As has been released online and in public, the Lancaster Host Property, Buildings and land is up for auction, Dec 14, closing Dec 16.

There is no reason to suspect there won’t be anyone interested in this property.  The property has changed ownership before but never quite like this– before, ownership passed from one entity to another, both of which being interested in running a hotel.  It could be very different this time.  Essentially, this is a bargain basement opportunity for land that could conceivably be worth ten million dollars in the right circumstances.

Funny, I don’t remember it looking like this. Ever.

 Reading the description in the auction listing above, the land and the five buildings on the land are going up for sale on 14 December.  Bidding will cease on the 16th.  Then we’ll have some inkling of what will happen to the Host.  Will future conventions be held there?  I would tend to doubt it, at least beyond the upcoming Cold Wars in March of 2016.  I’m not a property lawyer and really have no idea of what the status of the contracts held by the HMGS and the Host in common would be when ownership passes to a new owner.  Is the new owner obliged to rent the facility to us at all?  Or will they assume the legal penalties of breaking a contract?  When you purchase a property at auction, are you assuming the previous holder’s liabilities as well as his assets?  I honestly don’t know.  Chime in if you have experience in this field.. I certainly don’t.

Man, I don’t remember ANY room at the Host looking that good.  Must be the lighting

Speculating is one thing, sure.  I think what we can assume WILL happen is that the day we have (as an organization) been collectively dreading has finally come to pass.  There is no more blood in the turnip.  If the extremely run down buildings on the Host site avoid the wrecking ball until Fall-IN! 2016, I think we’ll be very lucky indeed.  Personally, I doubt it.  The cost of modernizing the physical plant surely must far exceed the potential value of the property as an investment.  If the weight of existing contract penalties convinces the new owners to stay in business at least for COLD WARS 2016 and even FALL-IN! 2016, I think we can predict a minimum effort at service at best.. as the new owners struggle to eke out a few sheckels of profit with a minimum of investment.  That’s a level of service we’ve been used to in the last few years, so it won’t be very different.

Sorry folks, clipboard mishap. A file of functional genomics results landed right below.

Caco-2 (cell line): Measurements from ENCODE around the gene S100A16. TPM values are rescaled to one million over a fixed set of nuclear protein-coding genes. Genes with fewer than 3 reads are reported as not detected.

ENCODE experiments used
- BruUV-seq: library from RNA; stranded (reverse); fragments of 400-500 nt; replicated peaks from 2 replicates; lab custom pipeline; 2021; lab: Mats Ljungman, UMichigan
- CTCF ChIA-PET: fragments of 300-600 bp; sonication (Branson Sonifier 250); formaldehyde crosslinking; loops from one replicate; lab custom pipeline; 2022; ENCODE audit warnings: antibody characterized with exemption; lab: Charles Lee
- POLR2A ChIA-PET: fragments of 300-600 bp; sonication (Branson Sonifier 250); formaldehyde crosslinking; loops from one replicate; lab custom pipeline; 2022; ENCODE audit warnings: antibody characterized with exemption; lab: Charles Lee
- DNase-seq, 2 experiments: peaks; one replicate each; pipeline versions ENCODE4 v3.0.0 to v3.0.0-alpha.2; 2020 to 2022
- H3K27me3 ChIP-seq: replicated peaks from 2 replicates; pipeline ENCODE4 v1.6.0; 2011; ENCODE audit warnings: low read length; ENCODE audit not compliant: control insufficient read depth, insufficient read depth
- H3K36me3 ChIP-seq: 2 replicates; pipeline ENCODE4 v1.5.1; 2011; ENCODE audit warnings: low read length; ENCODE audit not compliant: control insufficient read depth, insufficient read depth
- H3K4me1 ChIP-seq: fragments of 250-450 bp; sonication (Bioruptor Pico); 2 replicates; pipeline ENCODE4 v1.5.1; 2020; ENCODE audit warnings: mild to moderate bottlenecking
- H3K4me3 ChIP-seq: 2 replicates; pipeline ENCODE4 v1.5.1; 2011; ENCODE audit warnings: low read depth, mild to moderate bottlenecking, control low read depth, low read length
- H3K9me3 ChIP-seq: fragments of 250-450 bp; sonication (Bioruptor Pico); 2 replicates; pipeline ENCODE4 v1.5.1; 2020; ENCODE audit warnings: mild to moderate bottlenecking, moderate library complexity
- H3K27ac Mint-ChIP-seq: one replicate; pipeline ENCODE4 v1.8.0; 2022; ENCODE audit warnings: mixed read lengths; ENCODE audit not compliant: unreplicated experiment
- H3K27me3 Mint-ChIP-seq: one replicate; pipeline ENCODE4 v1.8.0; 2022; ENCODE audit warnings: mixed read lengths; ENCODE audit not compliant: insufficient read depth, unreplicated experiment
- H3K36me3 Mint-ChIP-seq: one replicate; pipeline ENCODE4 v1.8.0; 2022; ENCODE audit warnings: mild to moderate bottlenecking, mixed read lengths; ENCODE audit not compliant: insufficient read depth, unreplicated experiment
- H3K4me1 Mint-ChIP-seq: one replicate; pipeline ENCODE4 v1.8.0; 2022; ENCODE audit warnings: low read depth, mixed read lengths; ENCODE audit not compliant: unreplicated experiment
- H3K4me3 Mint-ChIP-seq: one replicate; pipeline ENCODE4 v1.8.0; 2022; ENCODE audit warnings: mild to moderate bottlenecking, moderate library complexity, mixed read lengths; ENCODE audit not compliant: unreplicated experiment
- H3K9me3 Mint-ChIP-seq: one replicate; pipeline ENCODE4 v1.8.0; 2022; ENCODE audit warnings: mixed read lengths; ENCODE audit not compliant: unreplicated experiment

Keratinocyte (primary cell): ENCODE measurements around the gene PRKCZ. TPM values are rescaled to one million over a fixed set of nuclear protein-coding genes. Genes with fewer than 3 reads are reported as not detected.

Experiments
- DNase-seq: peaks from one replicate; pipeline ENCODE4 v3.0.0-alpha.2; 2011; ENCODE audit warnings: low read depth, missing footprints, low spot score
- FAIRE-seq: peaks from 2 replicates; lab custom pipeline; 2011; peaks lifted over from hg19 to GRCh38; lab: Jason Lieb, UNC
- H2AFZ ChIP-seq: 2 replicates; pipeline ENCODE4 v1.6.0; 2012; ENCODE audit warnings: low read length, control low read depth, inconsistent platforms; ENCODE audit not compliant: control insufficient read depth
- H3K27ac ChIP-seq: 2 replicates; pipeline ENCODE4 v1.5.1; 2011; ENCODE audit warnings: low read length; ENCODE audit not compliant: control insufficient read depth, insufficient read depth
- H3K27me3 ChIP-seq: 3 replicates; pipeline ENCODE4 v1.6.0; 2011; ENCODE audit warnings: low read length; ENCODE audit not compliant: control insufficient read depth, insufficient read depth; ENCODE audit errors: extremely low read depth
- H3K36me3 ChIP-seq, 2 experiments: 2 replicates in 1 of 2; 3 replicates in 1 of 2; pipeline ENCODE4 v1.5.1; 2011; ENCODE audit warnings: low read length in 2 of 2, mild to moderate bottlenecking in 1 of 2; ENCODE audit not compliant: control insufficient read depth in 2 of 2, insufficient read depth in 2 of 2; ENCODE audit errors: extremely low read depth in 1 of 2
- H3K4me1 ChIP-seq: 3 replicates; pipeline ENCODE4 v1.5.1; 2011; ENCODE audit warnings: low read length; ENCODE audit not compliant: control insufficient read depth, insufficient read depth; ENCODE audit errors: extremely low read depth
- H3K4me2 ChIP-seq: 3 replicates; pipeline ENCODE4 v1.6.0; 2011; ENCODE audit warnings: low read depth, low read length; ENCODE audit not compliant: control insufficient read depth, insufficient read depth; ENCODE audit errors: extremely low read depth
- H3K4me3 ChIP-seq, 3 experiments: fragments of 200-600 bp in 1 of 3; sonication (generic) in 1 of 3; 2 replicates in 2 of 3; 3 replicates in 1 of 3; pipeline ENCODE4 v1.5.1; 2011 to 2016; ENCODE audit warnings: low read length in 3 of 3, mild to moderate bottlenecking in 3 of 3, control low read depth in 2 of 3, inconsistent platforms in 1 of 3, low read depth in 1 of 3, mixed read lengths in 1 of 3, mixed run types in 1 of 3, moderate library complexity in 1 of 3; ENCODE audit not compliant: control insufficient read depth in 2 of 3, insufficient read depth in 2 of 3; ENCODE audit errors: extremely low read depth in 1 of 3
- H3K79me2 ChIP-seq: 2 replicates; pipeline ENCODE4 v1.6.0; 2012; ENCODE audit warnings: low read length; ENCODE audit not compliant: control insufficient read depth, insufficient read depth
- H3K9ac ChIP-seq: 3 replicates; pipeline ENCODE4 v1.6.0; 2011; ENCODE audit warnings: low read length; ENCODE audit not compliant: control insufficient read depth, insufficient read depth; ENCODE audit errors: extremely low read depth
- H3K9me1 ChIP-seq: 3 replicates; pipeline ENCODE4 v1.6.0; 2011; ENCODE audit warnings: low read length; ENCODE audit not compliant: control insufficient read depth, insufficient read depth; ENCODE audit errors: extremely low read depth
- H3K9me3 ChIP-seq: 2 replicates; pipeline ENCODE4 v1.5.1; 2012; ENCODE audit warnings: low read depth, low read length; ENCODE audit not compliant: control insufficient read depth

Ultimately, the site will see the wrecking ball, sooner or later, and probably sooner would be my guess.  The strange thing is that I have given the site a lot of grief over the years.. leaky roofs, mold, flaking paint and disgusting bathrooms (by Saturday)… still, as a place, it was our place, and I made a lot of friendships in that place.  I can’t help getting just the slightest hint of misty-eyed contemplating the end of this long, long era, so soon upon the heels of the demise of the Game Parlor in Chantilly, VA.   Change is inevitable, and much of what we once took for granted will be missed in the upcoming years.  I suspect, more than I could guess, I’ll end up missing elements of the Host.  There are very few facilities on the East Coast that had that magic sweet spot of facility space, hotels, parking, eateries, things to do, and great attitude that the Host had in its heyday.  I know for a fact that the present board of directors is at work looking for a new location, but none of the candidates I have heard vetted have the right specific combination of factors that made the Host a success for 24 years– or much of 24 years.

It’s a little ridiculous for me to drive all the way up to Lancaster to be there when that wrecking ball swings (whenever), but part of me really wants to be there.

Cold Wars 2015, the very chilly Cold Wars AAR

Cold Wars 2015 happened, at the Lancaster Host hotel in Lancaster, PA, the weekend of 6-8 March 2015.

Cold Wars traditionally runs from Thursday to Sunday, and though I usually go up on Thursday,  the Winter blizzard that dumped on Northern VA that day precluded that notion. Snow was EVERYWHERE and affected EVERYTHING, but fortunately the skies cleared up by Sunday. Friday was a very chilly first day.

Friday morning the worst of the anticipated nightmare journey through hills of slush and snow actually was in Northern VA.  As you can see below, the trip to Lancaster was no headache.

THE VENUE: The Lancaster Host is a venue that HMGS has used for decades now.  The site is old, worn down, the roof leaks, and there are definitely a lot of elements that could be more optimal about using this facility.  On the plus side it’s not an arm and a leg (comparatively speaking) and the management is always willing to negotiate some items and let us have a surprising amount of items for free, so that’s a plus.   I am always surprised to find it still standing, year after year.. I keep hearing rumors that the site is sold and the owners want to tear down the hotel and builds something new.   That event never seems to transpire, for all of the dire warnings, so we work with what we have, year in and year out.

CHECKIN: I had a rare opportunity to actually be a customer on the other side of the computer screen for Cold Wars, and went through registration on Friday morning with zero difficulty.  No lines, no wait, and the biggest delay was saying hi to everyone.   Paul Trani explained that the Host has installed a reserved high speed line to support a series of training events in the Showroom upstairs, and they made it available to us (for registration only, not for casual use) for no extra cost.